Birmingham is a rich mix of faiths and cultures from all over the world. And it’s not just a random mix. Almost uniquely in Europe, we have big scale settled communities – particularly of West Indians, Pakistanis, Irish, Indians – who’ve been here in numbers for generations. As well as so many others – Somalians, Nigerians, Tamils, Chinese, for instance, who’ve settled here more recently.

But the common link between all these different communities and people is that we choose to make Birmingham our home. Either we recently came, or maybe our grandparents chose to come, our parents stayed, and we, generations later, still choose to call home this extraordinary city that we love. And let’s be clear: white Brummies are almost as likely to be descended from immigrants, probably Celts of one kind or another, as their Kashmiri or Congolese neighbours. In Birmingham, it long since stopped being a question of us and them. This is a city of ‘we’. The question is, who ‘we’ are?

And this is the first question that my newly created City Council committee wants to answer. To do so, the Social Cohesion and Community Safety Scrutiny Committee, which I lead, is holding a public inquiry: what does it mean to be a “Brummie”?

We want to find out what local people’s shared values are – regardless of age, ethnicity, religion or background.

Do you consider yourself to be a Brummie? Are you proud of it?  What do you think the typical values of Brummie people are? And what gives you a sense of belonging to the area – is it the street you live in, your neighbourhood, or the city as a whole?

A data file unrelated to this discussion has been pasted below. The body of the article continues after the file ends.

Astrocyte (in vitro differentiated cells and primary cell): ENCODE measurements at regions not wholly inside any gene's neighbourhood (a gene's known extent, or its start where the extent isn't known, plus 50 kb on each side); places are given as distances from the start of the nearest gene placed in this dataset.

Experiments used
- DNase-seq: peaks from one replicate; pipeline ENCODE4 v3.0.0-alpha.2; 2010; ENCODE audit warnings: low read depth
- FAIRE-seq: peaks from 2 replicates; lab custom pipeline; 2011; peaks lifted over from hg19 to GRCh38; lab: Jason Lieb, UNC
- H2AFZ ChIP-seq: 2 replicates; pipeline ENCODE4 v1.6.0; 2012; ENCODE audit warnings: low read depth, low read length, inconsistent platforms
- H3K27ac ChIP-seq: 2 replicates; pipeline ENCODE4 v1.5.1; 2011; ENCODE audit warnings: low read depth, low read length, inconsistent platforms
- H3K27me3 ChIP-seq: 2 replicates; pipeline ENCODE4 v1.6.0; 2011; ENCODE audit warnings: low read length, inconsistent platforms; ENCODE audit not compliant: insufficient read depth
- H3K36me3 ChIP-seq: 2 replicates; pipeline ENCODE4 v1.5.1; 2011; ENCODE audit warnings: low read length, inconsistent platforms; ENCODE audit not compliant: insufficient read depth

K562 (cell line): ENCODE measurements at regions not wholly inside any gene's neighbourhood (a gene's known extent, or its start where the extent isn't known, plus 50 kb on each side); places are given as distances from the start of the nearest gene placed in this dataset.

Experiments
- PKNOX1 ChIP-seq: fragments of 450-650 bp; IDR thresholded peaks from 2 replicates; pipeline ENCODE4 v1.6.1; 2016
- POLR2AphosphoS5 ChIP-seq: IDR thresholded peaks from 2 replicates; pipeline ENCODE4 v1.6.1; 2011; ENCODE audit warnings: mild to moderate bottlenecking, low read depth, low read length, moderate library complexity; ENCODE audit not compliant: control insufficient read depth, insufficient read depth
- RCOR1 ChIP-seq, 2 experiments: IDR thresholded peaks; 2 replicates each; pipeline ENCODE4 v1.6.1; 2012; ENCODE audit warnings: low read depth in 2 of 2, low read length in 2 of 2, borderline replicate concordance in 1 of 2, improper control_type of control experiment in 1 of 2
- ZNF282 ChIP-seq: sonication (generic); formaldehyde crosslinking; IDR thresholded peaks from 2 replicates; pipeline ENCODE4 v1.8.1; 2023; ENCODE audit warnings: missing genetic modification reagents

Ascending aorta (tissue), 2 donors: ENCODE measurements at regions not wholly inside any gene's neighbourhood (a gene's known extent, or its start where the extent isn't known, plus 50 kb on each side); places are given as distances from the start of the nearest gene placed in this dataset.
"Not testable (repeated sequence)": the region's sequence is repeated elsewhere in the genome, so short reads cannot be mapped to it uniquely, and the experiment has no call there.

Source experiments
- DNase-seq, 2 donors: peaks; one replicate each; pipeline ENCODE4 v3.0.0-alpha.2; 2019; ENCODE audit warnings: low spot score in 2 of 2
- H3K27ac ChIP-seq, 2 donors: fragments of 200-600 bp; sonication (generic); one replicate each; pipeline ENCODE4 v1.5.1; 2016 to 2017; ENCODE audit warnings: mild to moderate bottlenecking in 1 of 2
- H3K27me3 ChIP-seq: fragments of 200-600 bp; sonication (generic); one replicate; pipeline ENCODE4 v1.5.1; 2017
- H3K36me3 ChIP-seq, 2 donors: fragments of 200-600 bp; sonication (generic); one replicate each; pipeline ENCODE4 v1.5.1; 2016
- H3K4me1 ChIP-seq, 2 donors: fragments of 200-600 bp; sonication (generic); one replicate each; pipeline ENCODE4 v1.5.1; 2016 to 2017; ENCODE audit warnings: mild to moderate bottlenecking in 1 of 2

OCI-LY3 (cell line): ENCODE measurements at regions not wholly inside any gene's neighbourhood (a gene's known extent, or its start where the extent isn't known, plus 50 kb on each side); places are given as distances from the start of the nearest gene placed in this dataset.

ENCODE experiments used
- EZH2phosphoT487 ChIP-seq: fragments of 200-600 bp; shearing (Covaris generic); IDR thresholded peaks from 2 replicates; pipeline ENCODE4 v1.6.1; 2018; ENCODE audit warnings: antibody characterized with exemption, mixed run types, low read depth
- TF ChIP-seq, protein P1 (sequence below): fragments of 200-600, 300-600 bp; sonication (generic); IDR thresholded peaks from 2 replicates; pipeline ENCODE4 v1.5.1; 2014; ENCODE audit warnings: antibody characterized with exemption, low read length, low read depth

How much pride is there in Birmingham as a place to live and work?

Why do people choose to come and live in Birmingham?

Why do businesses choose to locate in Birmingham?

What positive stories are there about people with shared values coming together to make a difference?

Do Birmingham’s schools do enough to teach young people about Birmingham, its diversity and its heritage?

These are the kinds of questions we will be asking. Over the next six weeks we are inviting people and businesses to send us their views on what it means to be a Brummie. We’ll then be holding public evidence sessions, which we hope will be livestreamed on the internet.

But an inquiry is only as good as the evidence it receives. This is why we want people across the whole of our city to get involved, talk to neighbours and colleagues and contribute to this no-boundaries discussion by letting us know your thoughts. We would welcome a written statement of your views and experience on any of the above points, along with any other comments you might have. We will collect all the written submissions and use these as evidence to support our work.

PLEASE get involved in this. It will only take a few minutes but could make a really big difference.

If you would like any further information about this Scrutiny Inquiry or how to submit written evidence, please email scrutiny@birmingham.gov.uk or call 0121 303 7770 or tweet #MyBrum

The deadline for written submissions is the 3rd September 2012.


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